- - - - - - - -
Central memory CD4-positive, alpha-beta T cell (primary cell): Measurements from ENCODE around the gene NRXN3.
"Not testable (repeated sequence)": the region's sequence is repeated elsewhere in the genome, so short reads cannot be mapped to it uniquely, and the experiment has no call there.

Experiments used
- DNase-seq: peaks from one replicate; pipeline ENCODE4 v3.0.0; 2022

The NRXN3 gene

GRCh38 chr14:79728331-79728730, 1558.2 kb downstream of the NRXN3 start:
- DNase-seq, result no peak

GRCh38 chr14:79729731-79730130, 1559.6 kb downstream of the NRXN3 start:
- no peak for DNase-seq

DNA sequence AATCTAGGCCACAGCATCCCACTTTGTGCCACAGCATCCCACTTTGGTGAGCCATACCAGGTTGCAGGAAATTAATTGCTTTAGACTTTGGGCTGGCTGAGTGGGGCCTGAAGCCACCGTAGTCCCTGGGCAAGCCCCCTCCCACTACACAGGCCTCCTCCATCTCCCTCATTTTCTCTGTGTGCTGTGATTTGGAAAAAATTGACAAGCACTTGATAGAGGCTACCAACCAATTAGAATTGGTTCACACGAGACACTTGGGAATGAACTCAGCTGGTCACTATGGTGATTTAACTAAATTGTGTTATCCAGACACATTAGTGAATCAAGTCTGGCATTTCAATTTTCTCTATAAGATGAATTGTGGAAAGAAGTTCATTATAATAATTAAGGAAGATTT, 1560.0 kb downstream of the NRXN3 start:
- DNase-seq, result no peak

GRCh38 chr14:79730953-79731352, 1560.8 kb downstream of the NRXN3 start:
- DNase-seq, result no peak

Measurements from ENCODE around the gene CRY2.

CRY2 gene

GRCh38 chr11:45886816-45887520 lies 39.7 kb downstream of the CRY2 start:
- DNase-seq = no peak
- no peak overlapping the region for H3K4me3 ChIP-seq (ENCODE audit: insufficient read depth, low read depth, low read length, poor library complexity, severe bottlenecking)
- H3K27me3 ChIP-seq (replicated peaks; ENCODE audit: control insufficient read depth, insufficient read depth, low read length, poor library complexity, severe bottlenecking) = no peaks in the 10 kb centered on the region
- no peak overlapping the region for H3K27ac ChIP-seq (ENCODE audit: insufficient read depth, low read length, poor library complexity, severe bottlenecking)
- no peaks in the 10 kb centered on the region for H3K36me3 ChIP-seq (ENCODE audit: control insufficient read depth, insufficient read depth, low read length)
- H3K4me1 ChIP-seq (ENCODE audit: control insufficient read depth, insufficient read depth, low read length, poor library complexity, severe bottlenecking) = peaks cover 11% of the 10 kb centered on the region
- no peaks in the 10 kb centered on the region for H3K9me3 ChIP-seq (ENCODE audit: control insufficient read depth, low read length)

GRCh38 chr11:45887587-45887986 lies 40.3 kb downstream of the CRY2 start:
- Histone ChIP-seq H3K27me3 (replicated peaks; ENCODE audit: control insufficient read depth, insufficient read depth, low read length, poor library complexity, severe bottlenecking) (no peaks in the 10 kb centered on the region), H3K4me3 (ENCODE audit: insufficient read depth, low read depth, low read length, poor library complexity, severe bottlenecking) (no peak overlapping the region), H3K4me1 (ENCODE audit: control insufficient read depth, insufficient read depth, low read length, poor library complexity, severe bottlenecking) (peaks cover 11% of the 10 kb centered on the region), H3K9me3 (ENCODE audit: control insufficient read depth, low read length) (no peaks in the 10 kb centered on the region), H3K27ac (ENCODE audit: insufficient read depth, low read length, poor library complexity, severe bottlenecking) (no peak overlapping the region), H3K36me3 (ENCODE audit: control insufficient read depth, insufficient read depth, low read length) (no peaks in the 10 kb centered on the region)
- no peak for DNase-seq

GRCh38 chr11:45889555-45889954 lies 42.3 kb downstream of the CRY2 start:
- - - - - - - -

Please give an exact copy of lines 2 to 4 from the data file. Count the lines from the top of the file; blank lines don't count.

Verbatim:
"Not testable (repeated sequence)": the region's sequence is repeated elsewhere in the genome, so short reads cannot be mapped to it uniquely, and the experiment has no call there.

Experiments used
- DNase-seq: peaks from one replicate; pipeline ENCODE4 v3.0.0; 2022